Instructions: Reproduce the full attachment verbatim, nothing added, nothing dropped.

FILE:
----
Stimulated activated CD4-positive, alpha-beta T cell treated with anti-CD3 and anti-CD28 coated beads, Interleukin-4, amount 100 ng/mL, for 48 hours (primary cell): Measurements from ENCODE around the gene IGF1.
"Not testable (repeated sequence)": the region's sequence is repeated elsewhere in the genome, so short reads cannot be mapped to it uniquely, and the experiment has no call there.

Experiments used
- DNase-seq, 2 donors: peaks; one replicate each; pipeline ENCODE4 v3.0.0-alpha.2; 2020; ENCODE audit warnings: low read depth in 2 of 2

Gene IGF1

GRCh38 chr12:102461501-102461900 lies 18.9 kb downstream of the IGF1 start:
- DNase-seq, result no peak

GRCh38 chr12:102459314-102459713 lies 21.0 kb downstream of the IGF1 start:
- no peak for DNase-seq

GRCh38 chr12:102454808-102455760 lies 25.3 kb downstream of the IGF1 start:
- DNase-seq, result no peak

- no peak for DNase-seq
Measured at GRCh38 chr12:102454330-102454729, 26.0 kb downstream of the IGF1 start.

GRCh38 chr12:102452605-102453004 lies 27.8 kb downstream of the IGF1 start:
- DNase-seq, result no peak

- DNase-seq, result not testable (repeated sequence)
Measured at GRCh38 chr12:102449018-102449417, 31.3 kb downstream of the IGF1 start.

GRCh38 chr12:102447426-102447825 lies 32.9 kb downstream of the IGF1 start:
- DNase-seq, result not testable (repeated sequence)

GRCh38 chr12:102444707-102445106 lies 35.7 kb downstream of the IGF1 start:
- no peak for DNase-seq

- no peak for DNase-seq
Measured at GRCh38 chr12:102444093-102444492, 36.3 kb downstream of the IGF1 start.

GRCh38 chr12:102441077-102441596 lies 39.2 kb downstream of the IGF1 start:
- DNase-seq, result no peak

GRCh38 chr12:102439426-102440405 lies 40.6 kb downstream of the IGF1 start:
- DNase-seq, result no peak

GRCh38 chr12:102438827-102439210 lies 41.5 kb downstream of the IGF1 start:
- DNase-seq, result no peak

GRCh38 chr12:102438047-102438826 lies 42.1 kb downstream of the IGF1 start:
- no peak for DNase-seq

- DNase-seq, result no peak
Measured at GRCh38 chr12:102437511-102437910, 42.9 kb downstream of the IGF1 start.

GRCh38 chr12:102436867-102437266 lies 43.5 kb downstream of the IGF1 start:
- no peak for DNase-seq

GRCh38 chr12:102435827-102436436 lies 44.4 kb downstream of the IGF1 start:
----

Stimulated activated CD4-positive, alpha-beta T cell treated with anti-CD3 and anti-CD28 coated beads, Interleukin-4, amount 100 ng/mL, for 48 hours (primary cell): Measurements from ENCODE around the gene IGF1.
"Not testable (repeated sequence)": the region's sequence is repeated elsewhere in the genome, so short reads cannot be mapped to it uniquely, and the experiment has no call there.

Experiments used
- DNase-seq, 2 donors: peaks; one replicate each; pipeline ENCODE4 v3.0.0-alpha.2; 2020; ENCODE audit warnings: low read depth in 2 of 2

Gene IGF1

GRCh38 chr12:102461501-102461900 lies 18.9 kb downstream of the IGF1 start:
- DNase-seq, result no peak

GRCh38 chr12:102459314-102459713 lies 21.0 kb downstream of the IGF1 start:
- no peak for DNase-seq

GRCh38 chr12:102454808-102455760 lies 25.3 kb downstream of the IGF1 start:
- DNase-seq, result no peak

- no peak for DNase-seq
Measured at GRCh38 chr12:102454330-102454729, 26.0 kb downstream of the IGF1 start.

GRCh38 chr12:102452605-102453004 lies 27.8 kb downstream of the IGF1 start:
- DNase-seq, result no peak

- DNase-seq, result not testable (repeated sequence)
Measured at GRCh38 chr12:102449018-102449417, 31.3 kb downstream of the IGF1 start.

GRCh38 chr12:102447426-102447825 lies 32.9 kb downstream of the IGF1 start:
- DNase-seq, result not testable (repeated sequence)

GRCh38 chr12:102444707-102445106 lies 35.7 kb downstream of the IGF1 start:
- no peak for DNase-seq

- no peak for DNase-seq
Measured at GRCh38 chr12:102444093-102444492, 36.3 kb downstream of the IGF1 start.

GRCh38 chr12:102441077-102441596 lies 39.2 kb downstream of the IGF1 start:
- DNase-seq, result no peak

GRCh38 chr12:102439426-102440405 lies 40.6 kb downstream of the IGF1 start:
- DNase-seq, result no peak

GRCh38 chr12:102438827-102439210 lies 41.5 kb downstream of the IGF1 start:
- DNase-seq, result no peak

GRCh38 chr12:102438047-102438826 lies 42.1 kb downstream of the IGF1 start:
- no peak for DNase-seq

- DNase-seq, result no peak
Measured at GRCh38 chr12:102437511-102437910, 42.9 kb downstream of the IGF1 start.

GRCh38 chr12:102436867-102437266 lies 43.5 kb downstream of the IGF1 start:
- no peak for DNase-seq

GRCh38 chr12:102435827-102436436 lies 44.4 kb downstream of the IGF1 start: